The higher the standing of the elite Web commentator, the more likely he (sic) is to avoid, misuse, or distrust the fundamental feature of the Web, the hyperlink.

Clay Shirky’s homepage has real links, but his blog, which uses a default WordPress template with no customization, now deploys what is surely a perversion many times over – asterisks at the end of any sentence that contains a link.

  • Hyperlinks aren’t footnotes. Footnotes don’t exist in HTML.

  • Is the sentence the link text? What happens if you need to link to more than one item in a sentence?

  • Absent a surrounding context like a table row, you can’t use the same link text to point to more than one destination. It’s a WCAG violation.

Nick Carr actually backs Shirky up, and muses about how to make links invisible in all contexts involving CSS. (But CSS is too complex for gurus of Carr’s stature; he doesn’t even realize hyperlinks don’t need to be blue or underlined.)

iPhone screenshot of wall-to-wall text A Web guru who can’t even be bothered to turn off full justification or write usable slugs suddenly also can’t be bothered to use real hyperlinks. I could go on, but my fundamental question is this: How do these gurus actually use the Web? Do they not use tabbed browsing – opening background tabs by, say, clicking the mouse wheel? Do they never use RSS or Instapaper? Don’t they use a touchscreen device of any kind? (Quick: Find the link in this screenshot, then tap it.)

Are these gurus so confused by the hyperlink, even after nearly two decades’ practice, that they are just baffled when confronted by a few words that actually contain one? Why on earth do they think anyone else is confused and baffled that way? How, again after nearly 20 years, is a screenful of text “interrupted” by hyperlinks? How do they function using the Web if they are constantly being “interrupted”? (Is the answer that they do not really use the Web?)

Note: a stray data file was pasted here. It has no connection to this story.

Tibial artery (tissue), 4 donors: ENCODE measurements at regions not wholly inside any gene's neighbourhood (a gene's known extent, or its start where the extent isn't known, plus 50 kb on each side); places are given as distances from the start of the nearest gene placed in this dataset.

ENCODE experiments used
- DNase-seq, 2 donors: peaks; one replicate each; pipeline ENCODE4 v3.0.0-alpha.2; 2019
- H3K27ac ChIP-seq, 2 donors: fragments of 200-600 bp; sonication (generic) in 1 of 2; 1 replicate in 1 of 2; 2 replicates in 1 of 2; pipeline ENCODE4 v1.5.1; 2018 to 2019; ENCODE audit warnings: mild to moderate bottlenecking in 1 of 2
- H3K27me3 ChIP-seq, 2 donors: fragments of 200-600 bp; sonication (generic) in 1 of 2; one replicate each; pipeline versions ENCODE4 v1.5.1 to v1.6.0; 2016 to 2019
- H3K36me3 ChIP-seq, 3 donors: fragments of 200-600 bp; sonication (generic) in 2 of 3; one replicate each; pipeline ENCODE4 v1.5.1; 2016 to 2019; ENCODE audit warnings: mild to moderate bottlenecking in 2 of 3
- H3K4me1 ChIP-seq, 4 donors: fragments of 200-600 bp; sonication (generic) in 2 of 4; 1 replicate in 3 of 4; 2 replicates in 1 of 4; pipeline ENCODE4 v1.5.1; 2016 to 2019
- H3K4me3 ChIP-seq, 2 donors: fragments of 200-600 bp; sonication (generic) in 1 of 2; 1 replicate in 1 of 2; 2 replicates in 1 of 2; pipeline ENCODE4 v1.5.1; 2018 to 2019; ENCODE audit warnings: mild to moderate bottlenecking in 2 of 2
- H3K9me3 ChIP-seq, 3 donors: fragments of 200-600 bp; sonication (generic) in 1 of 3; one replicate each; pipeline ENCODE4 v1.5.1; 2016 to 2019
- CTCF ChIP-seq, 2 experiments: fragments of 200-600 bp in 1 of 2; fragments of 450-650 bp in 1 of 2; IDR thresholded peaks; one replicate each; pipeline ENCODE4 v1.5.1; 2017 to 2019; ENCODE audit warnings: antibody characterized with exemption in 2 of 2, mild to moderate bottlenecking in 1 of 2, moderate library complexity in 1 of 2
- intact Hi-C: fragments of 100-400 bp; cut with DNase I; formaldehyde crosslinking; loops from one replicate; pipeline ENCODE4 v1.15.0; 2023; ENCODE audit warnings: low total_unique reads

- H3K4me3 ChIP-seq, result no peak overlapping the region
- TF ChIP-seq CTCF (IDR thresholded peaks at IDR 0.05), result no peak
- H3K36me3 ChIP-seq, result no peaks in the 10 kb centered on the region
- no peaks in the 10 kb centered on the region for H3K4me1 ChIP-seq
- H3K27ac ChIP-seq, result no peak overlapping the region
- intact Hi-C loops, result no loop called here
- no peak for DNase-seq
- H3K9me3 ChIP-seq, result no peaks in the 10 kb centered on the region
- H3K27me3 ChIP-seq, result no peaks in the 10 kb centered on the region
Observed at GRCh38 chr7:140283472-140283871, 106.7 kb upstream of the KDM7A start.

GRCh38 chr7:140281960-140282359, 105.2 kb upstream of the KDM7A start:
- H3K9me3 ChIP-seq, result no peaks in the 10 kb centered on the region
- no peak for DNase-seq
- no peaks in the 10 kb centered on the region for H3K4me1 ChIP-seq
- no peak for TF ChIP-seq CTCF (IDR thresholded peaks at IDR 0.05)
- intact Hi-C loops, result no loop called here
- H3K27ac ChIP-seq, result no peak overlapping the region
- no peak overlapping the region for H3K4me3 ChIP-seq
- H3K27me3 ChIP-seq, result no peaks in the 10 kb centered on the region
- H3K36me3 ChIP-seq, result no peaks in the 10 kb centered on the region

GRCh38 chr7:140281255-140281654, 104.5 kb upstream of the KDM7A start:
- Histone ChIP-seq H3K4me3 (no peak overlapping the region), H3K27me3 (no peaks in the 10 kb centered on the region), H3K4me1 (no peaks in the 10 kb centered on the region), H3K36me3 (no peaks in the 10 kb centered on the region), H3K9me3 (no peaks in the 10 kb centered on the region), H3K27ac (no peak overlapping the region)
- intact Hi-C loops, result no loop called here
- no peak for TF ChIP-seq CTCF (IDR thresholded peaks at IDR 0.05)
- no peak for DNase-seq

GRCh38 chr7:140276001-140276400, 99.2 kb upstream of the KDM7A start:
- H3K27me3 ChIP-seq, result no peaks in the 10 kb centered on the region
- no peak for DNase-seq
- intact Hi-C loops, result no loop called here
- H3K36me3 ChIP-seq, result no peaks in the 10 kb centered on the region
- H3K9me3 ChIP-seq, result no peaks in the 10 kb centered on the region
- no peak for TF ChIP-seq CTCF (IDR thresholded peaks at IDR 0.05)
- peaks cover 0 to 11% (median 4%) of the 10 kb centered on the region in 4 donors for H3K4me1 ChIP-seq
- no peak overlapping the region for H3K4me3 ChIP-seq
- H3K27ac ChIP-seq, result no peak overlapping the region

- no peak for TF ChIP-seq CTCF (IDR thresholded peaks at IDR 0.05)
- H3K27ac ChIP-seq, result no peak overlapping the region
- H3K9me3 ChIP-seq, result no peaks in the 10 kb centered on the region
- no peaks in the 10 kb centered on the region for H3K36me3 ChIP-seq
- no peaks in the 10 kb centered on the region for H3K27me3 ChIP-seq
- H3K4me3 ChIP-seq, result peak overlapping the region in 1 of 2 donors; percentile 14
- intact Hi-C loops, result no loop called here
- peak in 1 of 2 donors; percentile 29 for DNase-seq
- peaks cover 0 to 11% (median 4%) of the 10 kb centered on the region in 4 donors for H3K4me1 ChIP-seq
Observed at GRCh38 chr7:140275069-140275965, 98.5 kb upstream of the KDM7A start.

How exactly are gurus this smart so stupid when it comes to the actual field they work in?

At any rate, these guys actually aren’t really “blogging” in any real sense of the word. Clay Shirky intermittently emits white papers (commonly at one‑ to three-year intervals) that, while replete with solid thinking, are positioning statements for his guru status. The long intervals between emissions are proof of his wisdom. The implication is only a loser blogs every day, or somebody without high-level consulting clients.

Shirky will be teaching undergrad J-school next year. Consistent with industry practice, he will surely spend no time at all teaching Web standards and semantics or anything related to actually constructing a Web page. HTML is for peons, I guess, and Shirky’s students, I predict, will be trained to enter the elite guru class, making NYU J-school an Eton manqué.

Shirky responded to a question on this topic (without top-posting):

The simple answer is: I’m experimenting.

I agree with Carr that there is a tension between link as referent and link as call to action. I’ve seen it, as a reader, and felt it, as a writer.

The first experiment was in 2009, when I wrote the previous long essay on newspapers, and simply removed anything that failed the Google test (if the result you want to show the reader is the Nº 1 result for that word or phrase in Google, don’t link.) That worked well for that essay, but it wasn’t a general-purpose solution.

What I’m looking for now is a way to write an essay that stands on its own, but offers readers the links that fail the Google test, without going all the way to the cognitive tension of standard links. I’ve been thinking about the iPhone problem, and may go back and link the text preceding the * as black/no underline links, but in general, I prefer this style of linking for this style of reading and writing.

Well, nobody else does save for Shirky’s own rarefied class of Web guru.

There is nothing wrong with a sentence that includes hyperlinks. “A sentence that includes hyperlinks” is the backbone of the Web. The Shirky/Carr approach is a problem masquerading as a solution.

The foregoing posting appeared on Joe Clark’s personal Weblog on 2011.07.12 14:06. This presentation was designed for printing and omits components that make sense only onscreen. (If you are seeing this on a screen, then the page stylesheet was not loaded or not loaded properly.) The permanent link is:

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